I listened to a lot of Annie Lennox last weekend. My mum was into her when I was a kid. It’s what I do when I’m depressed. That, and eating baked beans straight from the tin. I can’t tell you how upset I’ve been by the news of Leelah Alcorn’s death, the transgender teen who has dominated headlines this past week. Devastated. I didn’t know her, but I’ve tasted that pain, that loneliness, that despair. All the promise 2015 has to bring us. All the sights. All the sounds. All the love. She won’t see any of it now. Leelah didn’t just have a New Year ahead of her. She had a whole new life. She was 17.
Trans people around the world have been deeply affected by Leelah’s death. We can never truly know how another person feels, of course, but we can make an educated guess. I won’t dwell on her suicide note, because she describes her pain and reasons for leaving this earth better than I or anyone else possibly could, but you should check out what she had to say in full. Leelah’s family has asked Tumblr to remove the suicide note, but it is archived here. The note blames them for abusing her and driving her to suicide.
Thank goodness for social media. Thank goodness for Leelah’s ingenuity. Thank goodness we know why she found herself under the wheels of a truck when she should have been out having fun with her friends, like any other teenager. If she hadn’t have told the world why she couldn’t go on, we wouldn’t be talking about her now. Her family would have seen to that. They continue to refer to her using male pronouns and the name they gave her, a boy’s name, because they “didn’t support” who she was, on “religious” grounds.
The world has taken notice of Leelah’s death. Maybe it’s because she was so young. Or so white. Or so clear about her reasons for going. It’s the sort of suicide the media laps up in a slow news month, but her death is not an isolated incident. Some people say we shouldn’t talk about Leelah’s suicide in case we encourage more trans people to kill themselves, but there is already an epidemic of suicide within the trans community. Isolation is the problem. Society is the problem. Talking honestly about why trans people take their own lives, because of the awful way other people often treat us, is the only way things will ever change. Leelah knew this. ‘Fix society’, were her words.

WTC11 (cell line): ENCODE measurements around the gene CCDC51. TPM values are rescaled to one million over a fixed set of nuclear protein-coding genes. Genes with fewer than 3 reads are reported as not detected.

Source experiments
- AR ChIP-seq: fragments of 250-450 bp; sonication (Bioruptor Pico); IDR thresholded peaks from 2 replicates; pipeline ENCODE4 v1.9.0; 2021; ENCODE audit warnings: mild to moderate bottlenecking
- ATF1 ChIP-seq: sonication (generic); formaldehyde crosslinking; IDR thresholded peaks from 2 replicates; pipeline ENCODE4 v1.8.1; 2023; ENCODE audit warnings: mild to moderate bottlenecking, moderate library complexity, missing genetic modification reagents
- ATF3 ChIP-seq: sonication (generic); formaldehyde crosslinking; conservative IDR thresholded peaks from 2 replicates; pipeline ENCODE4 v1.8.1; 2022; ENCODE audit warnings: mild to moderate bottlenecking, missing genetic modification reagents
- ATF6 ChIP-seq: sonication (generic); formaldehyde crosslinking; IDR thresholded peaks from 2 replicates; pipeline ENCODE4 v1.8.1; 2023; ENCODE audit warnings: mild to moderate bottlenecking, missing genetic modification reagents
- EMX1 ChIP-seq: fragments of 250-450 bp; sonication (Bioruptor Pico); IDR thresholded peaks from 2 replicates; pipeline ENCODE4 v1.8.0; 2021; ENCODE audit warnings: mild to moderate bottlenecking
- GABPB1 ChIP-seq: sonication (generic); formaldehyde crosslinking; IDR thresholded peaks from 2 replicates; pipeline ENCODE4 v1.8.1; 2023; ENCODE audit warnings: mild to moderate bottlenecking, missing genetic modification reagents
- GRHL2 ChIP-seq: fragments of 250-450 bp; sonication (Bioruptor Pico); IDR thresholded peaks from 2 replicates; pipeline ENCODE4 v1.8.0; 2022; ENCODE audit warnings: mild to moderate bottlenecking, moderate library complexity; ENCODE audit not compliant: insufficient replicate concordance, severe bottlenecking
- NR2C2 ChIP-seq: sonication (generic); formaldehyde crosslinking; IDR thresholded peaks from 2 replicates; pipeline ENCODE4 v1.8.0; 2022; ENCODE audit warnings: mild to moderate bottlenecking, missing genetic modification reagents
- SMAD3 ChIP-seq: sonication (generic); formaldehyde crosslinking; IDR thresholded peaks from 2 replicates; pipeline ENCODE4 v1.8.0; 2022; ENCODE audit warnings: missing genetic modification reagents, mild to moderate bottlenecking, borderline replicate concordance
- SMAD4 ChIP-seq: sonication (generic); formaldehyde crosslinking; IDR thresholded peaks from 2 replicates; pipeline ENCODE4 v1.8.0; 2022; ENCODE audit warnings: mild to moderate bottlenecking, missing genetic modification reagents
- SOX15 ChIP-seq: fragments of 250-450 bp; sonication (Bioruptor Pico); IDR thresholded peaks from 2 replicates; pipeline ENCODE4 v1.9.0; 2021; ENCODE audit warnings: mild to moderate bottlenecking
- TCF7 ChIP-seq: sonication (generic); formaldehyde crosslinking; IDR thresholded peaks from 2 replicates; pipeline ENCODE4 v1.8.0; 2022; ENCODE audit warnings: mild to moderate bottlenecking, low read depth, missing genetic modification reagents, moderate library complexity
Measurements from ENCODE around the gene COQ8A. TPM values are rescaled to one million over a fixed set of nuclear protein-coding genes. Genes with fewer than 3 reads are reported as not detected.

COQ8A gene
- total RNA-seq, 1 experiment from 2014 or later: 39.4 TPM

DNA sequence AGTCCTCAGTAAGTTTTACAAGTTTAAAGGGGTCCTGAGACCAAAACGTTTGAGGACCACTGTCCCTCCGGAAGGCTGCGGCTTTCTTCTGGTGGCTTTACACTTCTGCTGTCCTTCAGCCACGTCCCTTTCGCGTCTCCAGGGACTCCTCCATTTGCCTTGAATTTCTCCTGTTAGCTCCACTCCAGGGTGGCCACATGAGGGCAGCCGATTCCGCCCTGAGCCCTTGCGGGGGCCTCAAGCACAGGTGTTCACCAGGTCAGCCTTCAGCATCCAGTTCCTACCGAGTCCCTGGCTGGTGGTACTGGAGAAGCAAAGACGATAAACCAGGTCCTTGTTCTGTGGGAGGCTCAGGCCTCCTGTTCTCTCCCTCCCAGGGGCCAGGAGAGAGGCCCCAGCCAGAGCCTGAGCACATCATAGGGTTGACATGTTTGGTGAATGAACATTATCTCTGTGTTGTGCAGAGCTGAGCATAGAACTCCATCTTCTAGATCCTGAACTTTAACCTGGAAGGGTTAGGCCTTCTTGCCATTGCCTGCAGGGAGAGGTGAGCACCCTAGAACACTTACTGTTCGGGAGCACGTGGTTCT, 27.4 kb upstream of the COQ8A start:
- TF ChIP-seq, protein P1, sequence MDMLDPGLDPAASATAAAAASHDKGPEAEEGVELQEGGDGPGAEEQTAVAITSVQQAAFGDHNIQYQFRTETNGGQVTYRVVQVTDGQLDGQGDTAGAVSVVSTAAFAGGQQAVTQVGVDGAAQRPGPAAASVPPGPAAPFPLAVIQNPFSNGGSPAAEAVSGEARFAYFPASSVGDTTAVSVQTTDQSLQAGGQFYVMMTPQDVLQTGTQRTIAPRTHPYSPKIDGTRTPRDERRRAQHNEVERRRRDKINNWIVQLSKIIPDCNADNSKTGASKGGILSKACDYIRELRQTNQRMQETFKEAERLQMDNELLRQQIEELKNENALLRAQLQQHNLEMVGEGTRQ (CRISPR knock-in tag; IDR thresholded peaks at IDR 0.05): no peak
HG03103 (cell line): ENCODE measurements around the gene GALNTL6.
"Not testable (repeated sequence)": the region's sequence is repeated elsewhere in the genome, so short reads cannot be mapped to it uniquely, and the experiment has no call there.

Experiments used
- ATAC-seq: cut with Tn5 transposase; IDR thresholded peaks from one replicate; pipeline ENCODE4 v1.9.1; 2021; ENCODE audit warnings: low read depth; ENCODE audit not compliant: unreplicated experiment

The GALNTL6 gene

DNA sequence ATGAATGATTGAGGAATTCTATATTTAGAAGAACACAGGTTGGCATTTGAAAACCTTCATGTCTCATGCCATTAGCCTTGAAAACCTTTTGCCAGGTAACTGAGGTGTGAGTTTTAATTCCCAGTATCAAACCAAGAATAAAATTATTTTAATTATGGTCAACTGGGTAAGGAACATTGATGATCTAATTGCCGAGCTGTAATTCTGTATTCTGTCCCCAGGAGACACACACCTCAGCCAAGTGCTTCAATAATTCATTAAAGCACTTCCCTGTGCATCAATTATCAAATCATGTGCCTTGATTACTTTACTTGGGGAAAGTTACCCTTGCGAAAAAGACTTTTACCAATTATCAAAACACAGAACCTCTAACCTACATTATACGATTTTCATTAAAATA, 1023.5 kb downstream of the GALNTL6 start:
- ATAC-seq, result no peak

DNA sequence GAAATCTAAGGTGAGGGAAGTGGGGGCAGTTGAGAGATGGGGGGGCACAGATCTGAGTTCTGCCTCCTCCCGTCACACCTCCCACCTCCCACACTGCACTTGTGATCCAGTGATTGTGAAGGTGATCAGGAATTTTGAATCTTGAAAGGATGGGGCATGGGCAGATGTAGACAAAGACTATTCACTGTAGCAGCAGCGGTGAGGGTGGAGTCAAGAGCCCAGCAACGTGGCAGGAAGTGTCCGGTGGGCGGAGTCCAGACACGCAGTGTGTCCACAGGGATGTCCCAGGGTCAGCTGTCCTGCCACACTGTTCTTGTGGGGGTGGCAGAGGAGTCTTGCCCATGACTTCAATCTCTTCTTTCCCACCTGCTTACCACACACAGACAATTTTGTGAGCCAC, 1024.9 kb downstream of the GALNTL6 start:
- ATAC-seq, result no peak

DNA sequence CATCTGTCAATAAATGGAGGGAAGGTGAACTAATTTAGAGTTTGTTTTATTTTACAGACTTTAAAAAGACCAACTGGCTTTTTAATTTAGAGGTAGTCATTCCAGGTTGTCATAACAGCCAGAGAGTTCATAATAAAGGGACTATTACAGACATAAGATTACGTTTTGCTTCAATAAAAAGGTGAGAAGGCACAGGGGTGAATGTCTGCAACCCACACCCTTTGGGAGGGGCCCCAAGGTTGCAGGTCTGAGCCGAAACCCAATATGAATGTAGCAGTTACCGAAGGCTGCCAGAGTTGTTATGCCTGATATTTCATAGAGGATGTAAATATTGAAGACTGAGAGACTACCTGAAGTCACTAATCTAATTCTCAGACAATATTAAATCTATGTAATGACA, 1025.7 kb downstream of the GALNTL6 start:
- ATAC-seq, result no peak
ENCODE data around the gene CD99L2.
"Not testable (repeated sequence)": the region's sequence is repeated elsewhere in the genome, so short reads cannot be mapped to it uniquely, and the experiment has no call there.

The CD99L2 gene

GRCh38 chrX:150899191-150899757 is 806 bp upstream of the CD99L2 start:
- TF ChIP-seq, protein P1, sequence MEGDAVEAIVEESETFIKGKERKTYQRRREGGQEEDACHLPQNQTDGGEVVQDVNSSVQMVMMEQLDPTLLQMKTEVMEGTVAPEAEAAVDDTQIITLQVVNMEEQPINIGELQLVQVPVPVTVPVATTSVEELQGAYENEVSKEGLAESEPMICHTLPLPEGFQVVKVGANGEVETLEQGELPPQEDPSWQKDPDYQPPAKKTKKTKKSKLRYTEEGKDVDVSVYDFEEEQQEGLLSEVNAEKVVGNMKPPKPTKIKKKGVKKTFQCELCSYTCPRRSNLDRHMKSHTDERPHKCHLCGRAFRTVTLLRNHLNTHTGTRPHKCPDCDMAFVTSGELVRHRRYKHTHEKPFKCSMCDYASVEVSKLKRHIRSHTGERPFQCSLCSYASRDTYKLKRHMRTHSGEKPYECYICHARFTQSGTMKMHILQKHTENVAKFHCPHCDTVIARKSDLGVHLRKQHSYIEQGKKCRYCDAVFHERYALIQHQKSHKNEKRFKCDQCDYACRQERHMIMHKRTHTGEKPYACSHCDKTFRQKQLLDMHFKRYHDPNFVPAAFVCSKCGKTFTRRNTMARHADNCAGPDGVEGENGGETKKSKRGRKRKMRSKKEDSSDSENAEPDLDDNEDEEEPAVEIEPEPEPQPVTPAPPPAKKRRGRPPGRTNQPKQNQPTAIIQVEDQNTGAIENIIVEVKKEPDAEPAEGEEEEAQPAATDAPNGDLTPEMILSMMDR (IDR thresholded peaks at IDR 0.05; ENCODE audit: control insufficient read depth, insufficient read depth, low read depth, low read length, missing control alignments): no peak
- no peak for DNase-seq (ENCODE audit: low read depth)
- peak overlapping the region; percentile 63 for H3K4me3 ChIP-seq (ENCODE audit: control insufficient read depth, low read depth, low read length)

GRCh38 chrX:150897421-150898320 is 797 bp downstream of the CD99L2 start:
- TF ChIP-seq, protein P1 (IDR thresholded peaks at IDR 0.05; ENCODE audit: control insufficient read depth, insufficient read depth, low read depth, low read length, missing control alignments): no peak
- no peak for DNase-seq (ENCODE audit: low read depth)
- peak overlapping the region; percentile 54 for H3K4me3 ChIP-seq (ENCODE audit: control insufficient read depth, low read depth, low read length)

Back in March 2012 I wrote about a primary school teacher called Lucy Meadows who’d been hounded by the press during the final months of her life. Last January, I wrote about a transgender woman called Dr V who was driven to suicide by a journalist threatening to out her as trans. Two months ago, I wrote about Mikki Nicholson, in her 30s, who threw herself under a train following years of depression and social rejection. Yesterday, someone sent me a story of a 24-year-old trans girl in Turkey. She was beautiful. And now she’s gone. They’re all gone. There are so many more, some we know about and some we don’t, because oftentimes families try to cover up the real reasons their ‘loved’ one took their own life. I, like many trans people, have lost precious friends to suicide. It is one of the major causes of death among transgender people, and our youth are particularly at risk.
For gay and trans kids, the very people who are supposed to love and support us may turn out to be our primary source of hostility. The 2011 National Transgender Discrimination Survey revealed that trans kids who have suffered family rejection were nearly 60 per cent more likely to commit suicide than those whose families accepted them. Newsflash: Family rejection is devastating.
When I was 9, I was sent to live with my father. He made me round up all my “girl” toys and put them in a box, all my Polly Pockets and Disney Dolls. I didn’t dare defy him. Plastic isn’t like human flesh, it takes hundreds of years to degrade. Princess Jasmine is probably deep underground now, all bent out of shape under a tonne of trash. I wonder if she still has her long black hair.
He was a violent man. He’d give me a ‘clip around the earhole’ for ‘talking like a poof’. And worse. Sometimes he tried to help. He sent me off for boxing lessons to try and toughen me up, so I’d be able to defend myself from bullies at school. No one told me how I was supposed to stop him from bullying me when I got home.